In some ways it’s superior to its predecessor, such as in feature content and fuel economy. In other ways it’s not, like its lack of a V8 and RWD, its narrower width (by 1.4 inches), and a drab if well-made interior that’s available only in black and with little contrasting trim to lighten things up.

Bizarrely, the Federal Chamber of Automotive Industries still categorizes the Commodore as a Large Car despite the hatchback measuring less than an inch longer and wider than a Toyota Camry, a Medium Car per VFACTS. That’s allowed the Commodore to remain a segment leader in sales despite the fact the Camry has outsold it year-to-date by around 3-to-1. The Commodore does, however, outsell the Kia Stinger 3-to-1 and puts everything else in the moribund Medium and Large segments to shame.

It’s not just the general decline of mid-size cars that’s to blame for the ZB Commodore’s sales, nor is it the loss of its predecessor’s rear-wheel-drive and optional V8. With local manufacturing over, fleets obviously no longer have “buy Australian” requirements. Holden was never as strong in the taxi market as Ford, and now Toyota’s got that market all sewn up. And as for the once loyal police departments of Australia, they’ve moved onto the Kia Stinger, Chrysler 300 SRT-8 and BMW 530d for their highway patrol cars.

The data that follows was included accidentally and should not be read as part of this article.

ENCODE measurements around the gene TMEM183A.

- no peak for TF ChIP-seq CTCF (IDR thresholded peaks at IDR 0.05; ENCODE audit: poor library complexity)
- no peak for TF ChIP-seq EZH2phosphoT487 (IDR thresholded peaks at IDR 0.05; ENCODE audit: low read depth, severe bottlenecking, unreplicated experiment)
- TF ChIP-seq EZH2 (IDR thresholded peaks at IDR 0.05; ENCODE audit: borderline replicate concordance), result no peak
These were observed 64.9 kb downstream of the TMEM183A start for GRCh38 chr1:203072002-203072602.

Off the highways, you’ll see the Volkswagen Passat, Toyota Camry and Hyundai Sonata. It seems police departments have no problem with front-wheel-drive patrol cars – they’re just not buying the ones Holden are selling, at least not in anywhere near the numbers previous generation Commodores were bought in.

Holden scored a win in getting a 3.6 V6 under the hood of the Commodore (it’s doubtful Buick cared either way, considering the previous Regal GS was a turbo four). Releasing a Commodore solely with four-cylinder power would have been a disastrous mistake, particularly considering the last four-cylinder Commodore used the infamous Starfire mill. Though the turbo four is a punchy engine and in some ways superior to the 3.6 V6, the Commodore needed a six-cylinder to survive. Nevertheless, a V6 wasn’t enough. The most overtly sporty ZB is the VXR which uses the exact same 3.6 V6 as Commodores as much as AUD$15k cheaper. For buyers of the VF SS and SS-V with their 6.2 V8, the VXR was a non-starter, particularly considering its AUD$55,990 price tag, almost $10k more than a VF SS.

It seems Holden expected ZB sales to be much higher as the car has been offered with a dizzying range of variants. Three engines. Three body styles: the hatchback, Sportwagon, and raised Tourer. Trim levels comprising LT, RS, RS-V, VXR, Calais and Calais-V. There was talk recently of Holden thinning some of the less popular variants but instead, the whole range will be gone by the end of next year.

To illustrate how far the Commodore has fallen, in its best year – 1998 – Holden sold 94,642 of them. So far this year, it’s sold 5,417 units.